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|CN100406236C||Jul 13, 2000||Jul 30, 2008||斯特林模制复合物有限公司;斯特林模制有限公司||Flexible material|
|EP0962156A1 *||Dec 19, 1997||Dec 8, 1999||Gunze Limited||Waist protection member|
|EP0962156A4 *||Dec 19, 1997||Mar 1, 2000||Gunze Kk||Waist protection member|
|EP1523898A1 *||Oct 7, 2004||Apr 20, 2005||Impact Innovative Products, LLC||Garment with energy dissipating conformable padding|
|WO1998018355A2 *||Oct 29, 1997||May 7, 1998||Plum Enterprises||Protective garment for the hip area|
|WO1998018355A3 *||Oct 29, 1997||Nov 26, 1998||Plum Enterprises||Protective garment for the hip area|
|WO2000000050A1 *||Jun 17, 1999||Jan 6, 2000||Anna Friberg||Protective device for the lower back, the caudal vertebra and the iliac crets|
|WO2001003530A1 *||Jul 13, 2000||Jan 18, 2001||Stirling Moulded Composites Limited||Flexible material|
|WO2002019956A2 *||Aug 30, 2001||Mar 14, 2002||Merhav - A.A.P. Ltd.||System for protection from falls|
|WO2002019956A3 *||Aug 30, 2001||Feb 13, 2003||Maximilian Davidson||System for protection from falls|
|WO2007018346A1 *||May 15, 2006||Feb 15, 2007||Chang Ju Lee||Safeguard for sports|
|WO2008018844A1 *||Aug 7, 2006||Feb 14, 2008||Goekhan Yilmaz||A method to prevent sinking in the water and the clothe produced with that method|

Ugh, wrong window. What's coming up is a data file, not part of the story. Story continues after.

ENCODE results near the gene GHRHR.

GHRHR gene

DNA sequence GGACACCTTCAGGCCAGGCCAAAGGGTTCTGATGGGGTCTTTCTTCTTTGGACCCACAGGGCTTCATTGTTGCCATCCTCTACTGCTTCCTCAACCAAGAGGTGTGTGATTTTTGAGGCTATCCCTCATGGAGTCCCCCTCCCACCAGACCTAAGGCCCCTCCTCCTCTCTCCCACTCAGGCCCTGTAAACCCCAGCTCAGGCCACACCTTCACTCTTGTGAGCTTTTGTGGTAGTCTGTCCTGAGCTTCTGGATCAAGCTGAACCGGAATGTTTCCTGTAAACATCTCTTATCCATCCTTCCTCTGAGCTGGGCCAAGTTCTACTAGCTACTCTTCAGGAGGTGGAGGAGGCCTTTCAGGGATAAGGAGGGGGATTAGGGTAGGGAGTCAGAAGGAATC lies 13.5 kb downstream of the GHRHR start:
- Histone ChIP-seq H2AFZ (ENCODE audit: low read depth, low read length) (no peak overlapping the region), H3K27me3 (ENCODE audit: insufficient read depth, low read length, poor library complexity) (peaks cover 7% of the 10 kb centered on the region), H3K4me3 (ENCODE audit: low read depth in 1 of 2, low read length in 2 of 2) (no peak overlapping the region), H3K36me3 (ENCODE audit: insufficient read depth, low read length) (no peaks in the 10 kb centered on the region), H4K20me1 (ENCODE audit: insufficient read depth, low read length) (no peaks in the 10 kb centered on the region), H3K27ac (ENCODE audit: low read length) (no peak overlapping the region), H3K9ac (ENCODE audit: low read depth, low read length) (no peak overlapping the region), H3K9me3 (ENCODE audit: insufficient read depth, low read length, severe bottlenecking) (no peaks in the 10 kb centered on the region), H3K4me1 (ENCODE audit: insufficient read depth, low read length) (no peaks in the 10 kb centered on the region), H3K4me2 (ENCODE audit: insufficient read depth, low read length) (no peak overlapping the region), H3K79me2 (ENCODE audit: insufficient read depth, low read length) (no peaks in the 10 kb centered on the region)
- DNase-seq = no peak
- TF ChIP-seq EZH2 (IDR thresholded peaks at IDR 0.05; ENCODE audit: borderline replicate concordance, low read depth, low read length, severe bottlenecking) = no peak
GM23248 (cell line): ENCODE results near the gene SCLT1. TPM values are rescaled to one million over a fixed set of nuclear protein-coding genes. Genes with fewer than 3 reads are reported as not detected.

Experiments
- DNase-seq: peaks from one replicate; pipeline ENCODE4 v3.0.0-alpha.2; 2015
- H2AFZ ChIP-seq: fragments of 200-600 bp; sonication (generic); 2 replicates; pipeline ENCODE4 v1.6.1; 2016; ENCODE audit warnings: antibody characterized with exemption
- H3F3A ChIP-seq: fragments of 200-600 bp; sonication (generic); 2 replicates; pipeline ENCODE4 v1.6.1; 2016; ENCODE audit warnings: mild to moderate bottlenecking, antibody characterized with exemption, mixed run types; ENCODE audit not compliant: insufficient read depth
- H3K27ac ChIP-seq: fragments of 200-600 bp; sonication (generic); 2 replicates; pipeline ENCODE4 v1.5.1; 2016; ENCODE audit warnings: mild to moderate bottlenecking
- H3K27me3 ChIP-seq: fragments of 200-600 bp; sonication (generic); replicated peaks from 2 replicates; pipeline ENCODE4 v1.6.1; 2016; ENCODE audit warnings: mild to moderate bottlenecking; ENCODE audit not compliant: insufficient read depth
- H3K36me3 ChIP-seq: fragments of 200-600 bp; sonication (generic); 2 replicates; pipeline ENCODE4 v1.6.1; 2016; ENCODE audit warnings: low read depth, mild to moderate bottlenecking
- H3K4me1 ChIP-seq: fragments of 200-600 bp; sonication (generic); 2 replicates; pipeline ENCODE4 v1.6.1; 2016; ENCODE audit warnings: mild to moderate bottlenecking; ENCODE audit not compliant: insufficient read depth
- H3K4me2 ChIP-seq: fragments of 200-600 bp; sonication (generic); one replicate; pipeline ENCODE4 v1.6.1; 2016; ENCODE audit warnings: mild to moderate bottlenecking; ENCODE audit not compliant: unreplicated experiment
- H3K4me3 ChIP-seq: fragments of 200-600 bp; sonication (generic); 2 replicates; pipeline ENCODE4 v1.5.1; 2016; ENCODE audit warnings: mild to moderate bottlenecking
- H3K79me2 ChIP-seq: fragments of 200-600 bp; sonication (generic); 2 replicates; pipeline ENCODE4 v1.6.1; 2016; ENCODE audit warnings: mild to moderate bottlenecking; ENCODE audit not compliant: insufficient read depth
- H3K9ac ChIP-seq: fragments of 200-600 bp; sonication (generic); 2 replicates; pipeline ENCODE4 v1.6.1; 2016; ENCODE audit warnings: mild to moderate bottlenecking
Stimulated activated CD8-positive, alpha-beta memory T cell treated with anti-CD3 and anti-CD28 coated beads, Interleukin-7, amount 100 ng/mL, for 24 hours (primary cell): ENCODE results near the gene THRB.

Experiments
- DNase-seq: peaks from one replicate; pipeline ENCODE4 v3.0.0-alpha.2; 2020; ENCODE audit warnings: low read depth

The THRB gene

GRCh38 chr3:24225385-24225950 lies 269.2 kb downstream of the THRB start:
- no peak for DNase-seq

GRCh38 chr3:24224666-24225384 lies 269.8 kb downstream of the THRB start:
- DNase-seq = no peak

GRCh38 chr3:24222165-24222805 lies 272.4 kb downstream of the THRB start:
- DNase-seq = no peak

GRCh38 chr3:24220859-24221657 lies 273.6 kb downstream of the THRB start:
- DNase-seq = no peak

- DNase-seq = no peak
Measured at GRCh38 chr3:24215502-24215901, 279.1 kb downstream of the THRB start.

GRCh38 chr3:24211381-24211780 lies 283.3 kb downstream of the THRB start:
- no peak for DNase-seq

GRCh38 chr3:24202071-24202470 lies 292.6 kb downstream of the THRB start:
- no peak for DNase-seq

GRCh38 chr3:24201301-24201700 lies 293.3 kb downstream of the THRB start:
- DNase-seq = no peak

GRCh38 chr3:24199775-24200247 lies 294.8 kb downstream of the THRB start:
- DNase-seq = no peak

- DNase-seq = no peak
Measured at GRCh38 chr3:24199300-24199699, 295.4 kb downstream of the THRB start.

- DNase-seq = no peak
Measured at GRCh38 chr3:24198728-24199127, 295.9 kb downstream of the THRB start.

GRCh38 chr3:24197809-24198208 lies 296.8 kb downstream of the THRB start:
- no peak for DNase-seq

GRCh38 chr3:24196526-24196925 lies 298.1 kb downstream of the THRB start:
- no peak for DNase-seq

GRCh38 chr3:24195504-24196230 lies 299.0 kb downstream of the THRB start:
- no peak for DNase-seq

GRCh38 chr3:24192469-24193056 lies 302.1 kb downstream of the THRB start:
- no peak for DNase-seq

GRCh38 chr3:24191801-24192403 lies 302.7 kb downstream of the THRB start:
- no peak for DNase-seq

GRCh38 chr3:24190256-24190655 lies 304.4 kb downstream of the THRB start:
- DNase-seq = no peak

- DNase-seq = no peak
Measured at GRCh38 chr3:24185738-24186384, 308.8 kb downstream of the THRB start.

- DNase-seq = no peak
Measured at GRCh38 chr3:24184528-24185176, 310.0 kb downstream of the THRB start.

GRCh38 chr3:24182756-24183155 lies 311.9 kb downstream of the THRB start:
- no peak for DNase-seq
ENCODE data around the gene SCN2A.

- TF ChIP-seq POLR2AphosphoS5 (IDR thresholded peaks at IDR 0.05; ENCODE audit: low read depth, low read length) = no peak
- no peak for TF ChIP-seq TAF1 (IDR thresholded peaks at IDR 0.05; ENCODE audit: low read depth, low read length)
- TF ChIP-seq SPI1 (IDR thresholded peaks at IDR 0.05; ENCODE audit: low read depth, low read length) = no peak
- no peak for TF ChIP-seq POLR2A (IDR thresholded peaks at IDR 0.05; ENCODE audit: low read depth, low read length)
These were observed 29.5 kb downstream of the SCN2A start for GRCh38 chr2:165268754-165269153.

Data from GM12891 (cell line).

|WO2008135029A2 *||May 5, 2008||Nov 13, 2008||X-Technology Swiss Gmbh||Piece of clothing|
|WO2008135029A3 *||May 5, 2008||Jan 15, 2009||X Technology Swiss Gmbh||Piece of clothing|
|WO2012015585A3 *||Jul 11, 2011||May 31, 2012||Nike International Ltd.||Material element|
|U.S. Classification||2/465, 2/267, 2/228, 2/238, 2/467, 2/227|
|International Classification||A41D1/08, A41D13/015, A41D13/05|
|Cooperative Classification||A41D1/08, A41D13/0581, A41D13/0556, A41D13/0506, A41D13/0587, A41D13/0156, A41D13/0537|
|European Classification||A41D13/015P, A41D13/05P4, A41D13/05B, A41D13/05H, A41D1/08|
|Mar 28, 2000||REMI||Maintenance fee reminder mailed|
|Aug 8, 2000||FPAY||Fee payment|
Year of fee payment: 4
|Aug 8, 2000||SULP||Surcharge for late payment|
|Mar 24, 2004||REMI||Maintenance fee reminder mailed|
|Sep 3, 2004||REIN||Reinstatement after maintenance fee payment confirmed|
|Nov 2, 2004||FP||Expired due to failure to pay maintenance fee|
Effective date: 20040903
|Jun 30, 2006||FPAY||Fee payment|
Year of fee payment: 8
|Jun 30, 2006||SULP||Surcharge for late payment|
|Mar 10, 2008||REMI||Maintenance fee reminder mailed|
|Mar 19, 2008||SULP||Surcharge for late payment|
Year of fee payment: 11
|Mar 19, 2008||FPAY||Fee payment|
Year of fee payment: 12